Since there was partial co-expression of EGR-1 and TH in the OB glomerular layer, immunofluorescence studies were also performed to determine if there was overlap in the cells that continue to express EGR-1 and TH in OB ipsi-lateral to naris occlusion. However, the weak expression levels of EGR-1 expression in the OB ipsilateral to the closure were undetectable by immunofluorescence (data not shown), which was not surprising since EGR-1 in the ipsi-lateral OB was only weakly detected by the significantly more sensitive diaminobenzidine (DAB) immunohistochemical method (Figure 2). Thus, it is unclear whether EGR-1 and TH co-label a distinct sub-population of periglomerular cells in the OB ispi-lateral to naris occlusion.

Discussion

The findings in this study suggest that EGR-1 is an activity-dependent regulator of inducible TH expression within a limited subset of dopaminergic OB neurons. Within this subset, EGR-1 likely mediates activity-dependent expression of TH by a mechanism similar to what has been shown in the adrenal medulla. In this mechanism, EGR-1 expression is induced by synaptic activity, and EGR-1 bound to the Th proximal promoter synergisticallyinteracts with IEG transcription factors bound to nearby AP-1 site (Nakashima et al. 2003; Papanikolaou and Sabban 2000). The co-expression of EGR-1 in only a subset of TH-containing cells suggests that there is molecular heterogeneity among the OB dopaminergic neurons. The functional significance of such heterogeneity has yet to be demonstrated, but may indicate that subgroups of these neurons are derived from different lineages as recent studies have suggested (Inoue et al. 2007; Vergano-Vera et al. 2006).

Previous studies with transgenic mice have shown that the 9kb upstream regulatory region of Th gene can direct either LacZ or GFP expression in superficial granule cells(Min et al. 1996; Saino-Saito et al. 2004). Although EGR-1 is strongly expressed in the superficial granule cells, preliminary studies examining EGR-1 expression in Th-GFP mice have indicated that there is little overlap between GFP and EGR-1 in superficial granule cells (data not shown). However, this lack of co-expression is difficult to interpret since these superficial granule cells lack TH protein and Th-driven reporter gene expression is not activity-dependent (Baker et al. 2001), even though these cells have been reported to be differentiated neurons (Kohwi et al. 2005).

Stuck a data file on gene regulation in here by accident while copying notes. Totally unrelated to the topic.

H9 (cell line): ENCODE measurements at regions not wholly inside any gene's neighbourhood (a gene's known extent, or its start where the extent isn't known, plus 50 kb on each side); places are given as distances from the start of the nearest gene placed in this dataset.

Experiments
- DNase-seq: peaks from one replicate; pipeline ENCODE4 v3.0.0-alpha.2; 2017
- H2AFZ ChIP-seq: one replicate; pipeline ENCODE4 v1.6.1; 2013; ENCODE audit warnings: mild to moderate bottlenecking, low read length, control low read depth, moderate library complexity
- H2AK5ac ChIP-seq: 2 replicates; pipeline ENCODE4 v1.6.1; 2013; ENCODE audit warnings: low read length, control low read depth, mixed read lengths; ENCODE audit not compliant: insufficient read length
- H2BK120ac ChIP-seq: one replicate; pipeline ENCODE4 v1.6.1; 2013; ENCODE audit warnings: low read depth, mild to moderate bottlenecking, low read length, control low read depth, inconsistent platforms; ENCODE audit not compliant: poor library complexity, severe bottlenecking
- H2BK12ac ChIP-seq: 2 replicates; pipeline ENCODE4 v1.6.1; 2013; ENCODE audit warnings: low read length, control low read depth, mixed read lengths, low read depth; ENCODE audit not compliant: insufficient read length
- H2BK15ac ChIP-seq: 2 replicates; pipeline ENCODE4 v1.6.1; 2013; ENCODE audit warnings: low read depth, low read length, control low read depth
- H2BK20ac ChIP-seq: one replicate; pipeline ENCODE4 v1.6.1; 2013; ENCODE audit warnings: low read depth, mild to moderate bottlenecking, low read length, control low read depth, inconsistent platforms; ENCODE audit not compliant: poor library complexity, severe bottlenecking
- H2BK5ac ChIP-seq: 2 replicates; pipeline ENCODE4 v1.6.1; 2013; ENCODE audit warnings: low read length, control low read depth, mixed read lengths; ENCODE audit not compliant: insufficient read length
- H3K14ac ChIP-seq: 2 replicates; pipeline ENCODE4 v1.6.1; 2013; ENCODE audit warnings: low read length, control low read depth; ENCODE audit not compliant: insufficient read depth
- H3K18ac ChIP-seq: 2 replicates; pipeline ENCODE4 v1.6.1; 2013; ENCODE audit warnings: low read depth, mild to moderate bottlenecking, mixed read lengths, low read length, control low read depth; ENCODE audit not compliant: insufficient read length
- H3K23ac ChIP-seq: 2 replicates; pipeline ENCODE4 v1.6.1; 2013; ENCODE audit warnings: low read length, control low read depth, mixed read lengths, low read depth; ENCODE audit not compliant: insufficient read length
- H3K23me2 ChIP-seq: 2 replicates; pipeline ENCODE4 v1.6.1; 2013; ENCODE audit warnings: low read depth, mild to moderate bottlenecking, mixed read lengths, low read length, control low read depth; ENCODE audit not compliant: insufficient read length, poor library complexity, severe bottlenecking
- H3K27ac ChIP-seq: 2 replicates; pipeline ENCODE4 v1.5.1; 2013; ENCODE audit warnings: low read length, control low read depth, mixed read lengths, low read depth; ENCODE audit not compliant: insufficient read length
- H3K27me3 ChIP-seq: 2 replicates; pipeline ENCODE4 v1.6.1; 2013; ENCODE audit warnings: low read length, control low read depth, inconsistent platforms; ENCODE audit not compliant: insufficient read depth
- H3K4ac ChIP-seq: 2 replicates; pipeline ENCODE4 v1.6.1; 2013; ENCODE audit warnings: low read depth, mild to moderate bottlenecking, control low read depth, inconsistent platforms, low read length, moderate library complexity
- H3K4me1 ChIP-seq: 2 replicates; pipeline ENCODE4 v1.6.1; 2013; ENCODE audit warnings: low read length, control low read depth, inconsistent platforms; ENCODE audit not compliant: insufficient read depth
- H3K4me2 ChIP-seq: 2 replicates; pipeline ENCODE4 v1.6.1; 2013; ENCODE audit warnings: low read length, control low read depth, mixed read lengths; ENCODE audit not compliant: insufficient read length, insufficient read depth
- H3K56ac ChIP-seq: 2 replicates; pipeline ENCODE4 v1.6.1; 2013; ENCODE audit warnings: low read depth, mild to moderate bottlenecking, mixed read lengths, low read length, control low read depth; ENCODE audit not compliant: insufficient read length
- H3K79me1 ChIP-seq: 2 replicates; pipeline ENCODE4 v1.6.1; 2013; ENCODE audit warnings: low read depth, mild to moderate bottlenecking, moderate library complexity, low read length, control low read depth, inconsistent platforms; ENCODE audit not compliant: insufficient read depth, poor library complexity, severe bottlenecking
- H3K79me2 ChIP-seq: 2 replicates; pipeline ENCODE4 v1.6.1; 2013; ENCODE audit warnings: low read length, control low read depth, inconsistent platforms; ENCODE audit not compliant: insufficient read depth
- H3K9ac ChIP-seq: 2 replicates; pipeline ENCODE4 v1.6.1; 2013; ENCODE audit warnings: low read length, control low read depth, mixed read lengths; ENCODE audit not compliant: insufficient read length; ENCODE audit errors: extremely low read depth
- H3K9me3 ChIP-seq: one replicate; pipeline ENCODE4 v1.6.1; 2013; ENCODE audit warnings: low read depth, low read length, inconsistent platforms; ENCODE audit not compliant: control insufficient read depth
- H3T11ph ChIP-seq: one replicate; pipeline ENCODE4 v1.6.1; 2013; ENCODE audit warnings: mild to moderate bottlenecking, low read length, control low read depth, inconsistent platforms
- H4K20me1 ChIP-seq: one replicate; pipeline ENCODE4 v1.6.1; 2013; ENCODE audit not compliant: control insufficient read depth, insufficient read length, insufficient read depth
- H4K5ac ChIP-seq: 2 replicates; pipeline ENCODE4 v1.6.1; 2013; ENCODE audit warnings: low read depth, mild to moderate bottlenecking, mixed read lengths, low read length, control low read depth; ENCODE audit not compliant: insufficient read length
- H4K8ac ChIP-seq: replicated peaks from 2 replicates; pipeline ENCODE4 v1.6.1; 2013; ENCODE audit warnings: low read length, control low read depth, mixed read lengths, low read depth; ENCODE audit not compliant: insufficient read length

The weak EGR-1 expression levels in the OB glomerular layer was unexpected since robust EGR-1 expression in the OB glomerular layer has been used to map the innervation of olfactory receptor neurons (Alonso et al. 2006; Inaki et al. 2002; Johnson et al. 1995; Mandairon et al. 2006). In these mapping studies, animals were exposed to deodorized air for several hours before exposure to odorants. The sustained exposure to deodorized air minimizes olfactory receptor neuron synaptic activity and was thought to account for the absence of EGR-1 expression in the remaining OB glomerular layer not stimulated by the experimental odorants. However, the findings in this study indicate that EGR-1 is expressed at low levels throughout the OB glomerular layer under normal physiological conditions, which further suggests that high EGR-1 expression levels in OB glomerular layer are transient and require strong odorant activity.

The finding that EGR-1 expression levels in the OB granule cells were not sensitive to naris closure suggests that there is differential regulation of EGR-1 expression in granule and periglomerular cells. Two possible mechanisms are that either EGR-1 expression in the granule cell layer is not activity-dependent or synaptic activity from centrifugal inputs that specifically contact granule cells is sufficient to maintain EGR-1 expression when olfactory receptor neuron activity is absent. This OB laminar-specific differential regulation of EGR-1 expression is similar to the IEG c-FOS. In the glomerular layer, c-FOS expression is dependent on olfactory receptor neuron activity, but robust c-FOS expression in the granule cell layer is maintained even under conditions of naris occlusion (Liu et al. 1999). Together, these findings suggest that there are lamina-specific regulatory mechanisms for IEG expression in the OB. Elucidating these regulatory mechanisms will becritical for the understanding activity-dependent TH expression and dopaminergic neuron differentiation in the OB.